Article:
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Naughty Bear appears to be a game composed of so much invention and wit, that boiling it down to one choice soundbite seems almost heartless. But development team A2M clearly came up with some absolutely killer shorthand when they coined a particular appellation to describe their new baby. Naughty Bear, they say, is the ‘I don’t f***ing care bear…”

And that sums Naughty Bear up perfectly. Its dry, its acceptably juvenile, and it has an extremely bad attitude. It isn’t often that a totally fresh piece of intellectual property feels both like something unabashedly new, and also like the work of a team who’ve had years of previous iterations to perfect it, but Naughty Bear boasts such a boisterous and polished concept that its hard to believe that nobody has ever gone down this road before. Rare’s wonderful Conker’s Bad Fur Day from back in the N64 days was working toward similar goals, but despite its 18 certificate, there was always something vaguely acceptable and wimpy about it. After our brief exposure to A2M’s new game, came the realisation that those are complaints that will never, in a million years, be levelled at Naughty Bear.

The developers are pretty honest about pledging their allegiance to one demographic in particular – 16 to 34 year old males – but the game has the massive potential to appeal to a much wider audience than that. The anarchic sense of humour is instantly alluring, with effortless moments of brutal slapstick and cheap punnery all hitting their marks. But the spoof element of the story, which up until now has been kept relatively secret, has the potential to be a constant source of nothing less than pure comedy gold. This is down to one thing in particular: the voiceover. A camp and extremely upbeat male voice actor constantly narrates and commentates on the game – and the fact that his tone, style and delivery will remind older players of Rainbow‘s Geoffrey Hayes is obviously no mistake – and he shapes events into a kind of twisted narrative, very much like a 1970’s kiddies TV show gone horribly, horribly wrong.

Some of the gameplay is actually very similar to A2M’s last game, Wet. That was a title that should have been brilliant but fell just short, presumably because of corners that had to be cut, in the aftermath of the developers and their then-publisher Activision Blizzard being forced to part company mid-way through production. The things that worked in Wet (and earned the game a pretty hefty group of fans) were the combo and multiplier systems, both of which return in Naughty Bear. Every ‘naughty’ event is measured by a ‘Naughty Meter’ that sits in the top left of the screen, and if you continue to cause relentless havoc in short spaces of time, you’ll keep your multiplier rising and the points will keep flooding in. Its a very old-school gameplay angle reminiscent of the earliest shoot-em-ups, and it works.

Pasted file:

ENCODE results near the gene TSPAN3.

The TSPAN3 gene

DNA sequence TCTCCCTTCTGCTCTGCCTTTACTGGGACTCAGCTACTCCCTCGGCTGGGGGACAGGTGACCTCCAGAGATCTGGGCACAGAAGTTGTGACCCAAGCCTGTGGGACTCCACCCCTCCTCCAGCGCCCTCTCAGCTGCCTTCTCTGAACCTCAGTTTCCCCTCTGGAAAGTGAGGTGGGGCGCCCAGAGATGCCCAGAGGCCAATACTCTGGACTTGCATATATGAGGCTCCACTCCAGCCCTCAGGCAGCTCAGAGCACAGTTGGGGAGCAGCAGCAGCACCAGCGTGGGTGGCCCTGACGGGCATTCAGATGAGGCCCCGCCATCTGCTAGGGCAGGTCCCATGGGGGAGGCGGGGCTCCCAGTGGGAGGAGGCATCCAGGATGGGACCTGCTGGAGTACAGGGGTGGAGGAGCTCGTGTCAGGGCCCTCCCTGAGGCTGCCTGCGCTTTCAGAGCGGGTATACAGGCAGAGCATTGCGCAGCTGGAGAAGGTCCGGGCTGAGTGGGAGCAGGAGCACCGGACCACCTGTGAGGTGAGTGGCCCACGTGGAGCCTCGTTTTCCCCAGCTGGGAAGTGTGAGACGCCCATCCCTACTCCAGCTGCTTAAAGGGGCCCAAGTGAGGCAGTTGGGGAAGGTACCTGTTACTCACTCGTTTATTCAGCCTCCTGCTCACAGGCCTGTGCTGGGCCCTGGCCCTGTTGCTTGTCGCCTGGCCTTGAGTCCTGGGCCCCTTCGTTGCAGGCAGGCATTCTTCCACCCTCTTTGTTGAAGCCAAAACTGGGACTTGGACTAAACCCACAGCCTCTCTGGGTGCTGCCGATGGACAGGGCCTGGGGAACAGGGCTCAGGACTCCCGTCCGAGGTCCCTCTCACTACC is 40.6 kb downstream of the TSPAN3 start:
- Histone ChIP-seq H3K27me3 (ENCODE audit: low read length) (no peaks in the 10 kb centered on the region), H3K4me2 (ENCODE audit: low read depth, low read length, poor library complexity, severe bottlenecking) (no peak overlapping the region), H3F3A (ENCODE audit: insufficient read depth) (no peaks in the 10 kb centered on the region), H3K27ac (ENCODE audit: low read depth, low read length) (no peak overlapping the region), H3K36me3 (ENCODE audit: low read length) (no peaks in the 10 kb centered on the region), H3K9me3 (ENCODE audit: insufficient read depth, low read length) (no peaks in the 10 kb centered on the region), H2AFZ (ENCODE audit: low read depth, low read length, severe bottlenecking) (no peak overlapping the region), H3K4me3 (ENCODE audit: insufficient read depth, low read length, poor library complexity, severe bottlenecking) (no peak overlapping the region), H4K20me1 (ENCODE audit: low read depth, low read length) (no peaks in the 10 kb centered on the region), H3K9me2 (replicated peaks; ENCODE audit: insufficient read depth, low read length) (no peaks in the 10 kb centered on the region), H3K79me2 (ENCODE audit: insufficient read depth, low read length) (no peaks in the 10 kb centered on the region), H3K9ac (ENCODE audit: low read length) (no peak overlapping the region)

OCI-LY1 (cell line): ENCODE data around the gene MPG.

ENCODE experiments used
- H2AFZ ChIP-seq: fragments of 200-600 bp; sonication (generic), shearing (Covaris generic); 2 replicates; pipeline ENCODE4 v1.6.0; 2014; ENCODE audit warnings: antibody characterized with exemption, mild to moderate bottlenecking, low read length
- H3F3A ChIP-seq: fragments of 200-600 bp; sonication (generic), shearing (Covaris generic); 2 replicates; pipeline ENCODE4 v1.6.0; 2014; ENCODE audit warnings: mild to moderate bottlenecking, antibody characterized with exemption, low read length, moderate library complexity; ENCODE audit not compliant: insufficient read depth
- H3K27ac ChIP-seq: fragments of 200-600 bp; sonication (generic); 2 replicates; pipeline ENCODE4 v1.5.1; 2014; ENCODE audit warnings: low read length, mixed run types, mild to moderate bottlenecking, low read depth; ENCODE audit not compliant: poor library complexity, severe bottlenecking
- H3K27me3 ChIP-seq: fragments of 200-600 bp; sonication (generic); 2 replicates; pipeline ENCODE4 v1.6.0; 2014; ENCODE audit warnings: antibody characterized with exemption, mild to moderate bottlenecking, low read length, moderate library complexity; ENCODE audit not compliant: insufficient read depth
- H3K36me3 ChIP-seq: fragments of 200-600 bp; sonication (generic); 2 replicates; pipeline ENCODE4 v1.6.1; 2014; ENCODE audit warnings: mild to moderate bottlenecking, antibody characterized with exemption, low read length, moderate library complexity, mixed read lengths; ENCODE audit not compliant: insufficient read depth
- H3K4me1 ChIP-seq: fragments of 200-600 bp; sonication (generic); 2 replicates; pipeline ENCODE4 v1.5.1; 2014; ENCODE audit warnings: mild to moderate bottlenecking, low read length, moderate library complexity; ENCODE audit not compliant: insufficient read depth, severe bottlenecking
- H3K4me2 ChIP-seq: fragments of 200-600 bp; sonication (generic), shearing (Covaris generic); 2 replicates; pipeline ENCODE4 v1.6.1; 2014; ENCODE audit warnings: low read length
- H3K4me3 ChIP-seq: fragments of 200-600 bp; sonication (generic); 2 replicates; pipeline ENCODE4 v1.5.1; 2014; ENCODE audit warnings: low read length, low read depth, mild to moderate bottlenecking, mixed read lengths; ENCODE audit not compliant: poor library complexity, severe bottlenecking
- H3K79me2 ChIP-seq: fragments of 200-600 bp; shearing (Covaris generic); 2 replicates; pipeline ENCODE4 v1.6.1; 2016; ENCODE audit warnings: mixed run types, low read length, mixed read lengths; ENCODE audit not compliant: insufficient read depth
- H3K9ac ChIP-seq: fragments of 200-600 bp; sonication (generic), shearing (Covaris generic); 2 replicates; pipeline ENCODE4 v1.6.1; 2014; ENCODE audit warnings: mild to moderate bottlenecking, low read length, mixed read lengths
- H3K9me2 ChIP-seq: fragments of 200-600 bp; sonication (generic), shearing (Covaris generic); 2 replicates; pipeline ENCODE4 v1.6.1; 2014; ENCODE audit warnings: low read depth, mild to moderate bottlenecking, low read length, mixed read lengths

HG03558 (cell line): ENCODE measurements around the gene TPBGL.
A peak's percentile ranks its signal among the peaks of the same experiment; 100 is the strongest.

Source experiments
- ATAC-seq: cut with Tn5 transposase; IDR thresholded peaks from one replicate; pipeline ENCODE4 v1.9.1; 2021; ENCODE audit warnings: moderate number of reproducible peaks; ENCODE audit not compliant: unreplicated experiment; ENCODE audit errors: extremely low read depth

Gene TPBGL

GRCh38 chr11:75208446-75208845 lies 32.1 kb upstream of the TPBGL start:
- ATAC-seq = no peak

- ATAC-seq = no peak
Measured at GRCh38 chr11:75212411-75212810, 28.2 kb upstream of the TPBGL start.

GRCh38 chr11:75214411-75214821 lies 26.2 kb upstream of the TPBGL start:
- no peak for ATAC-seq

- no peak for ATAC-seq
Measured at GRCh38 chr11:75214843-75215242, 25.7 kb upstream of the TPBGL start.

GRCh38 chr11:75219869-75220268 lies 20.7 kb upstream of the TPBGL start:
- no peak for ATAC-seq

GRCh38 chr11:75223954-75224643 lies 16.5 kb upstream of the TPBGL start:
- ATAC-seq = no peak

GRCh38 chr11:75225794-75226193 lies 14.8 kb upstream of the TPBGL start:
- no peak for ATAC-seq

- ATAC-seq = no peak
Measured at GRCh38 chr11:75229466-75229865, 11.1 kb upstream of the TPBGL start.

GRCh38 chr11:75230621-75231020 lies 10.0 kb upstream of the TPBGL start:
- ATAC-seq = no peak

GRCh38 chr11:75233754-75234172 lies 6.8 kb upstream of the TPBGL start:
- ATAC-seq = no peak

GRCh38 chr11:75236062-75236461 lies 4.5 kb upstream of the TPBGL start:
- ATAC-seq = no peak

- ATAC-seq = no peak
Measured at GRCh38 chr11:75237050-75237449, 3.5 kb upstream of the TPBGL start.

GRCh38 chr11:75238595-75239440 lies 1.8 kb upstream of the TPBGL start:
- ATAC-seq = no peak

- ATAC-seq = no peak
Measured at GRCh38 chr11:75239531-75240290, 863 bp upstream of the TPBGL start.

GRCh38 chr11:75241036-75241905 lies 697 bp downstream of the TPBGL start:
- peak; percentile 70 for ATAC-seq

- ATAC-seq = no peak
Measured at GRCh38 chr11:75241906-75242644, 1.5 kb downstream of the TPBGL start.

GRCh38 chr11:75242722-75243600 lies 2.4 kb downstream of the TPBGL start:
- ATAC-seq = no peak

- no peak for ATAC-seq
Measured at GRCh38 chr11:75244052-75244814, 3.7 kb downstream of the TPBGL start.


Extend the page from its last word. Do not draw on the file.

In one prolonged section of gameplay that we saw, Naughty Bear is tasked with taking out Chubby Bear and his entourage. Chubby Bear is running for Mayor, and his first port of call once elected is to have Naughty Bear killed. Your job is to kill them before they kill you, and you are free to go about performing this task in any way that you wish, but specific goals will constantly appear at the bottom of your screen, always suggesting the route to take that will enable the greatest number of Naughty Points. You can use stealth (Naughty Bear is invisible to his enemies when he uses greenery for cover) or you can run in like a madman and just start killing, but the former option is always the ideal one.

You get the most points by messing with your enemies before you execute them. You can cut the power lines to their little communal cottage to arouse suspicion, scare individual bears half to death by screaming in their faces at point blank range, before taking them out and focusing your attentions on the rest of the group. Their behaviour is massively unpredictable too – and if one of the bears sees you murdering another, there is every chance that they will sprint for their little cars, or a payphone, in order to get the police bears involved. How you react to the police when and if they do arrive is up to you (in one instance, we saw Naughty Bear anticipate the arrival of one police bear with a brutal bear-trap) but the most entertaining way is to make sure that they don’t arrive at all – by stealthily placing mines on telephones and cars before you make your first move.

The violence is hilarious, some of the context-sensitive kills are accompanied by enjoyably terrible puns (“CAR-NAGE!” screamed the voiceover after Naughty Bear used a car door to make mincemeat out of another bear’s head) and the general tone of the whole game – one of truly balls-out anarchy – is very much its own thing. The distinctly British feel of the game may seem like an element capable of alienating gamers across the pond, until you realise that the kitsch, ironic inflections are no less problematic or impenetrable to a US audience than those that you’d find in the likes of Monty Python or Shaun Of The Dead.

After A2M’s Wet didn’t turn into the money-spinner that everyone hoped it would, alongside the demise of publishing support from Activision Blizzard, there was a suspicion that A2M would simply cease to be. After seeing Naughty Bear in action it is readily apparent that not only are the team on fighting-fit form, but they may also have a bona-fide classic on their hands.

Watch the Naughty Bear trailer here…

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Team Zavvi

Team Zavvi


A collection of thoughts, opinions and news from the staff at Zavvi.